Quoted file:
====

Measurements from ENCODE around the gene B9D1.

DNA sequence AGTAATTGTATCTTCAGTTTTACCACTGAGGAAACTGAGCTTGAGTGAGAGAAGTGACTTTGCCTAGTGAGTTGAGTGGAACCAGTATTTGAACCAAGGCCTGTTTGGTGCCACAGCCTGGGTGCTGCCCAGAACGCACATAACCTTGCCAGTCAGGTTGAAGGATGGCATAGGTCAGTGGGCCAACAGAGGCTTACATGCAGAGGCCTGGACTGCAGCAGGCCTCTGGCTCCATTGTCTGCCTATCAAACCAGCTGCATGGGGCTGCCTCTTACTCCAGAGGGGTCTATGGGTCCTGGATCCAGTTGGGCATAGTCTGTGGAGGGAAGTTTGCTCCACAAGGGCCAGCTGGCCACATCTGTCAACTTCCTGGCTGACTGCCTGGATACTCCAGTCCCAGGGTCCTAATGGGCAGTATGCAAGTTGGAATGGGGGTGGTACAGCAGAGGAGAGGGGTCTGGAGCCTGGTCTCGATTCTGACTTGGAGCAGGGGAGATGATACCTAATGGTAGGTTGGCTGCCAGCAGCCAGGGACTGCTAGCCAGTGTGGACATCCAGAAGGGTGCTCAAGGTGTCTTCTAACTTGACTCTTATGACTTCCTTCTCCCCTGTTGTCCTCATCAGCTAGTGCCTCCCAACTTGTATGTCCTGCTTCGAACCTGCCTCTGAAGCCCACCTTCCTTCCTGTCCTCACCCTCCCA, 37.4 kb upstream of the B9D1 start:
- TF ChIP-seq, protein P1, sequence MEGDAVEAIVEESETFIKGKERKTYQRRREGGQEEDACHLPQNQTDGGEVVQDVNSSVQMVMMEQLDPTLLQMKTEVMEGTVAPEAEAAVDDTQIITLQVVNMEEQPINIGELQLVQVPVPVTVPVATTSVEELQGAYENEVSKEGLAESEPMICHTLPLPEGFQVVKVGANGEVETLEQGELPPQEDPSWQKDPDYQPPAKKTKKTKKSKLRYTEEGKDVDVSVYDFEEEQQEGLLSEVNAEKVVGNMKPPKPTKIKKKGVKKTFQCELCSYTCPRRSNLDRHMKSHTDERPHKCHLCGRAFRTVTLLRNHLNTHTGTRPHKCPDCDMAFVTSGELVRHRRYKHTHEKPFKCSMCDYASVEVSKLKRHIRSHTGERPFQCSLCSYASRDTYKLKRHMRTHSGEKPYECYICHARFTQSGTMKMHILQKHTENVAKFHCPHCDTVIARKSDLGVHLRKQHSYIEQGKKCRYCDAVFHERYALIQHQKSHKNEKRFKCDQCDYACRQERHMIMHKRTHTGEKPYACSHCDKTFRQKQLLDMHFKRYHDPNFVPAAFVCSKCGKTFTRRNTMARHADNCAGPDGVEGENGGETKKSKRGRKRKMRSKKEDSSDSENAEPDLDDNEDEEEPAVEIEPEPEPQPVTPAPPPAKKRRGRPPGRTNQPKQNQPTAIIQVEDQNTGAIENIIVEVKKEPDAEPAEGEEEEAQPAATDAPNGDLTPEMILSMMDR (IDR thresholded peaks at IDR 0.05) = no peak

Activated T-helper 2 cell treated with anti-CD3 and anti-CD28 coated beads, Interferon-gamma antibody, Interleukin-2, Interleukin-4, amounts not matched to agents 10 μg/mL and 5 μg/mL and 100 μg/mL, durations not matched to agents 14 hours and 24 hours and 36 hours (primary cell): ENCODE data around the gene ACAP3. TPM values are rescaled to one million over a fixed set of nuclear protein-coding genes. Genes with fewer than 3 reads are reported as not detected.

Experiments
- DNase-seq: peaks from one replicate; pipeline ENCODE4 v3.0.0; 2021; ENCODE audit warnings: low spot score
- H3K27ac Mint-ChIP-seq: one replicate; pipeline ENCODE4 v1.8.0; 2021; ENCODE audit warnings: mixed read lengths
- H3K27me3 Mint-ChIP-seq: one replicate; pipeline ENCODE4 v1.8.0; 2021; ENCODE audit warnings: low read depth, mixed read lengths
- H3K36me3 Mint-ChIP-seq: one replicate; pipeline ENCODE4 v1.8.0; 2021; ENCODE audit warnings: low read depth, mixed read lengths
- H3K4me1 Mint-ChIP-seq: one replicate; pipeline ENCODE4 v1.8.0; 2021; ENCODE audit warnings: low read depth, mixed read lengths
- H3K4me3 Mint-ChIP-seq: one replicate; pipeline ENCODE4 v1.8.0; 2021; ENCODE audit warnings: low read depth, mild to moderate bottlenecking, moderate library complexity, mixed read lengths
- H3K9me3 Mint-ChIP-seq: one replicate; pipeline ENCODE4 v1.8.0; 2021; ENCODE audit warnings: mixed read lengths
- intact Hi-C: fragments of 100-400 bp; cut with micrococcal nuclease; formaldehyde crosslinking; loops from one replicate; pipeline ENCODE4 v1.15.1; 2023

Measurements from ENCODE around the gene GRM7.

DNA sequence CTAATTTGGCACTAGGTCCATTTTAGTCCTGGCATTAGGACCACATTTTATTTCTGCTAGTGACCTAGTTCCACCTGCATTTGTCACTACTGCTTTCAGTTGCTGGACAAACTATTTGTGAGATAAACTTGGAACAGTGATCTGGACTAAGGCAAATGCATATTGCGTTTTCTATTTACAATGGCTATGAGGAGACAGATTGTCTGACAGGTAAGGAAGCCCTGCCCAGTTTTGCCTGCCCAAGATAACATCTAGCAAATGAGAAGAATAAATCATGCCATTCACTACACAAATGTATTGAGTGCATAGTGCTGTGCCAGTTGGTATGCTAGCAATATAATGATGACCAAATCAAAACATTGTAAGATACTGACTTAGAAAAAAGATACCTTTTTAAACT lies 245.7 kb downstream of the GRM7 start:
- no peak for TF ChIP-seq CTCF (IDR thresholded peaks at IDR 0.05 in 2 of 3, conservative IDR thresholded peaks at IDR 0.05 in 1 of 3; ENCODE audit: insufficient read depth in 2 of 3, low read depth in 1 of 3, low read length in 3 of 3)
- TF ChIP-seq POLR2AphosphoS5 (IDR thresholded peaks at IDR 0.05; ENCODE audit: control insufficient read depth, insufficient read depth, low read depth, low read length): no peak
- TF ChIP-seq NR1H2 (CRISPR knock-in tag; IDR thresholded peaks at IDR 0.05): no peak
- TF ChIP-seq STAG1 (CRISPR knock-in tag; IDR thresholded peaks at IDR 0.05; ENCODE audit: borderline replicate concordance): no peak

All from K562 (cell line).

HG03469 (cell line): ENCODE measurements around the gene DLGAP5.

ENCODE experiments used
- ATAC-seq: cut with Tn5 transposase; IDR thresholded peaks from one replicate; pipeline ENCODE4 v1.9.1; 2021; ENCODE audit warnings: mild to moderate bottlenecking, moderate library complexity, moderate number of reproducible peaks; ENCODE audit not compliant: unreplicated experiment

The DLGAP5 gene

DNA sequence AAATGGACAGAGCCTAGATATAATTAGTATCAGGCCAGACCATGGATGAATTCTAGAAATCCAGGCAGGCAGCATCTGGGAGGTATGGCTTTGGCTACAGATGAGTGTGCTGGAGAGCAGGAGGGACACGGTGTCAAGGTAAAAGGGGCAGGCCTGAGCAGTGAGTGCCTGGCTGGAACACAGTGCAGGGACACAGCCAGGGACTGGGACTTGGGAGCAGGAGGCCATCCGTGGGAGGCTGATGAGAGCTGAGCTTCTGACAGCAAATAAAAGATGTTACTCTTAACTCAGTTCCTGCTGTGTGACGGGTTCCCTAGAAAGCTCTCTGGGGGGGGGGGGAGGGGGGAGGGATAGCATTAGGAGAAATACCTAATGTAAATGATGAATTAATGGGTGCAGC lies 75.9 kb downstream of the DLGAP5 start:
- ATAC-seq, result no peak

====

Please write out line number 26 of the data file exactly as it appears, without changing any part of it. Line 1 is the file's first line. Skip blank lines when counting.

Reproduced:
- ATAC-seq, result no peak